@Joaquim I do not think you are saying nonsense, but one of the ways in which I now feel my brain getting old is that it takes me more time than I can give this problem to understand issues in differential geometry. I am intrigued by the problem, and particularly by your statement that swapping the roles of the start and end points gives a different answer (should this be true or is it a bug?). The following remarks are completely useless and do not present a solution, but maybe they will help someone smarter than me (or more handy with differential geometry) help us think it through.
First, I note that the term “longest straight line path” in https://arxiv.org/pdf/1804.07389.pdf is not really properly defined, as any path that is contained in the surface of a sphere or an ellipsoid and which is not of length zero is not contained in a straight line. On a sphere, the shortest path between two distinct points is a great circle and so is contained in a plane; what the problem as originally posed seemed to have in mind is the portion of the great circle defined by two distinct points which is not the shortest path but the remainder of the great circle after the shortest path is removed. I will call this the “longer way around” path. Because it is in the same plane and the same great circle as the shortest path, it is unambiguously defined (assuming that the two points are not antipodal): as a point moves along the shortest path in the sphere the antipode of that point traces the “longer way around” path on the sphere.
Given two (non-antipodal and distinct) points on the surface of an ellipsoid, there is only one unique path between them that is the shortest possible path. But is that sufficient to determine uniquely the ellipsoidal analog of the spherical “longer way around” path? How? Is the shortest ellipsoidal surface path contained in the intersection of the ellipsoid with a plane? (I don’t think so, but these days I have to drink decaffeinated coffee…) As a point moves along the shortest path on an ellipsoidal surface, does its antipodal point trace out the “longer way around” path on the ellipsoid? (I think it is clear what we mean by antipode on an ellipsoid.)
So how do we define the “long way around” on an ellipsoid? Note that it is not enough to say that we want the longest path between two points contained in an ellipsoid. To see this, imagine starting at the North Pole and taking a spiral path so that each time you have moved through 360 degrees of longitude you have moved a small amount southward. If you move an infinitesimally small amount southward with each rotation of longitude then you will eventually arrive at the South Pole but by an infinitely long path.
I am particularly intrigued by @Joaquim 's comment that he can find a solution that starts at point A and ends at point B, but if he swaps the positions of A and B then the path fails to be a solution. It seems intuitive (though differential geometry on strange surfaces is not intuitive to me; my intellect is infinitely smaller than Gauss’s) that the shortest path from A to B and the shortest path from B to A must be the same path, apart from a reversal of the direction of traverse. So, should we expect that our definition of longest “longer way around” path should also have that property (that swapping A and B doesn’t change the path)? If yes, then is there a bug in the code @Joaquim is using? Or is the problem that the longest path is so ill-posed that even an infinitely perfect coder cannot write an algorithm to compute it?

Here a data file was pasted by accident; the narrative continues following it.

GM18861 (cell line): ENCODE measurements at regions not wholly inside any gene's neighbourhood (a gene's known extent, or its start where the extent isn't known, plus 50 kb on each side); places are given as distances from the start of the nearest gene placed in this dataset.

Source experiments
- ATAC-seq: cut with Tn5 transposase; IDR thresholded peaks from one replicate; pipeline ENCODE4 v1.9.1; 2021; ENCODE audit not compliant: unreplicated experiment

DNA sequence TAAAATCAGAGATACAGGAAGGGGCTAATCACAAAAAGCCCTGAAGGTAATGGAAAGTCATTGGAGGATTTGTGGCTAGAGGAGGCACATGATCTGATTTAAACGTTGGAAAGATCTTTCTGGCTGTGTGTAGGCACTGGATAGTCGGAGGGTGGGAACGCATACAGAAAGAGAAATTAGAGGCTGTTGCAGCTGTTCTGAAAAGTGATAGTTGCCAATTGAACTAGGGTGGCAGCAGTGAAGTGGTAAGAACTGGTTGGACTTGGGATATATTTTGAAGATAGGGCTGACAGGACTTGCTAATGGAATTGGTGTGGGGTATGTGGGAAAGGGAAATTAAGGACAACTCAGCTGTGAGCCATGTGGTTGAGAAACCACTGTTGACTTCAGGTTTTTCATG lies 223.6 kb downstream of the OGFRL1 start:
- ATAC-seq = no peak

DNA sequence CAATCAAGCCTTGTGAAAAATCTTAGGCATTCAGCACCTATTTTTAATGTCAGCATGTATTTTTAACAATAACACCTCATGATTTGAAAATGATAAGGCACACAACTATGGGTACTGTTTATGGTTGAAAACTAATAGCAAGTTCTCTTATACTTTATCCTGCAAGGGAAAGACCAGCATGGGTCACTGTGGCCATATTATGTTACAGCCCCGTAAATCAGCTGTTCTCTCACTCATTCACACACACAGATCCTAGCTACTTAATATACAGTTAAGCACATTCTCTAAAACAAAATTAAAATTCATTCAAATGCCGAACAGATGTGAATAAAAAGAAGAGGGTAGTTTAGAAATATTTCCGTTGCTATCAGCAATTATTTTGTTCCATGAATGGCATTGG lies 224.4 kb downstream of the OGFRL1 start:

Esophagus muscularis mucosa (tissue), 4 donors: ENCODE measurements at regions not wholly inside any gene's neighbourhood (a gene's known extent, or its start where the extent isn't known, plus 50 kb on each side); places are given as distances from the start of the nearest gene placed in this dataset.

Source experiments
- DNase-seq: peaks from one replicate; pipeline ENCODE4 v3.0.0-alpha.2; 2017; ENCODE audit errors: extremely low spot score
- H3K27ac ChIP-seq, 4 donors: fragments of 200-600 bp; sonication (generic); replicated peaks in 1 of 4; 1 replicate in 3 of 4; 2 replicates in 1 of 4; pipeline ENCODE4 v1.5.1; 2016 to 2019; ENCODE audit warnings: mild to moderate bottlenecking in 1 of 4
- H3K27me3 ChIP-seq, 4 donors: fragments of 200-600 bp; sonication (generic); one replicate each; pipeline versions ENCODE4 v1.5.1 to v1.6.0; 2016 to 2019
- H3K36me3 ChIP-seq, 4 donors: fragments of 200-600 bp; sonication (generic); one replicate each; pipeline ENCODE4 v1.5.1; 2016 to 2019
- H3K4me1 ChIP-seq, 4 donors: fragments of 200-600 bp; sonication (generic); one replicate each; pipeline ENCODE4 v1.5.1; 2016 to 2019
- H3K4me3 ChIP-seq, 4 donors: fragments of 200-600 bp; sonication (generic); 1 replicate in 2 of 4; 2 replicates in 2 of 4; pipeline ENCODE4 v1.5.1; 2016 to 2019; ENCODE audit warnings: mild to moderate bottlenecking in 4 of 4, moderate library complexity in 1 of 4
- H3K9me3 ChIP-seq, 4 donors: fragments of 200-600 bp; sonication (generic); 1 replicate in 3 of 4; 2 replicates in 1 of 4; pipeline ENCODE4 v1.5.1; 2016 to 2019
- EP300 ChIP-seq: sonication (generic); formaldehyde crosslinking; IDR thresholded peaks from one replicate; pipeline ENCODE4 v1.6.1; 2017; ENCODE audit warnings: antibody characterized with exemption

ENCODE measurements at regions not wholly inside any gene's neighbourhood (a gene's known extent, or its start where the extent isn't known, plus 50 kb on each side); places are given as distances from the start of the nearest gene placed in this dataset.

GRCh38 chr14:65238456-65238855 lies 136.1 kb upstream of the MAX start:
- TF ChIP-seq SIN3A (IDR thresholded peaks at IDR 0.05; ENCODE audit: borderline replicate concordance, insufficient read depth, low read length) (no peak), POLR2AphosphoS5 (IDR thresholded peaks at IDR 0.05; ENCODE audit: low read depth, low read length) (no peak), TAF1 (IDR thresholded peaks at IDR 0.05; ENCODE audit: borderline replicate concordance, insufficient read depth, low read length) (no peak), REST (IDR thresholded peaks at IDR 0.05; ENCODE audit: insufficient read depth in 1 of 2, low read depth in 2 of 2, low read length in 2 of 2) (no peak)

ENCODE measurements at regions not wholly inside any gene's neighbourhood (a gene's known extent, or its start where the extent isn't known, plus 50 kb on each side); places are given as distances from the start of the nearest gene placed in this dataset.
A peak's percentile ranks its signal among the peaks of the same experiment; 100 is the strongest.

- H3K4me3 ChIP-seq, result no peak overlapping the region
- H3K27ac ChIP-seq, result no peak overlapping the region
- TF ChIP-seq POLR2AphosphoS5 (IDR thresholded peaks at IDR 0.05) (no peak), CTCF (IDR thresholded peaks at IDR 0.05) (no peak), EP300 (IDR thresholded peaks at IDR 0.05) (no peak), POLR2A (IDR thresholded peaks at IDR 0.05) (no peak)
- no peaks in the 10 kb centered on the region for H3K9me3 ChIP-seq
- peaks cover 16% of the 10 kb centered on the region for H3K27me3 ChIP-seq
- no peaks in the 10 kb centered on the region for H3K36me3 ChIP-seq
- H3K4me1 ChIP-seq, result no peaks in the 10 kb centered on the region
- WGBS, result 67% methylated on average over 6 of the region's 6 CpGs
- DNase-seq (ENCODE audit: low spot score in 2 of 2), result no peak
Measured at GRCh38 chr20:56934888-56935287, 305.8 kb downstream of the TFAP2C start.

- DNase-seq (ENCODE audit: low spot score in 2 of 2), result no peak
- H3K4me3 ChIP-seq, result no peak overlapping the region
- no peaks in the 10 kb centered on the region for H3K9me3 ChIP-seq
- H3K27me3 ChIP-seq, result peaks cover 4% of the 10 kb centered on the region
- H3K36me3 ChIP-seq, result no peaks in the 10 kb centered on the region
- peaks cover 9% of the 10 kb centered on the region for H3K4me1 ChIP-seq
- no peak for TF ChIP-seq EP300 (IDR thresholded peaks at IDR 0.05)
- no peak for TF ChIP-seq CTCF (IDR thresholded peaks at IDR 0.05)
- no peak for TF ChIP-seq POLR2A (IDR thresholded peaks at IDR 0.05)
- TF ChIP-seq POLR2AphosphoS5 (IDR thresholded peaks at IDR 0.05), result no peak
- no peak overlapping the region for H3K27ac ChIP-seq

Is it possible that someone has defined the “longer way around” path as follows:
“Given two distinct and non-antipodal points A and B on an ellipsoid,
Find the shortest path from A to B, and the azimuth of this path at A; call this azimuth Alpha.
Then define the “longer way around” path as a path that departs from A with azimuth Alpha + Pi.”
Is this definition even workable? Would this definition arrive at B? Would it explain Joaquim’s paradox?
Maybe this is another way to define it:
Given two distinct and non-antipodal points, A and B, and with longitude defined to be periodic as usual, consider that A and B divide the 2 pi period of longitude into a larger and a smaller interval. The shortest path from A to B goes through each longitude in the smaller interval only once; that is, for each longitude in the smaller interval there is one and only one latitude at that longitude such that that lat,lon pair is a point on the shortest path. Now define the “long way around” path so that it goes through each longitude in the larger interval, but otherwise behaves like a geodesic path (in the surface of the ellipsoid, continuous, differentiable, with one and only one latitude occupied at each longitude in the set).
Is this the definition we have in mind? If so, is the swap(A,B) paradox correct and expected, or not?
Sorry I cannot offer solutions. I am eager to hear more about this from someone who is good at differential geometry on ellipsoids. (And please explain in enough detail so that non-experts can understand.)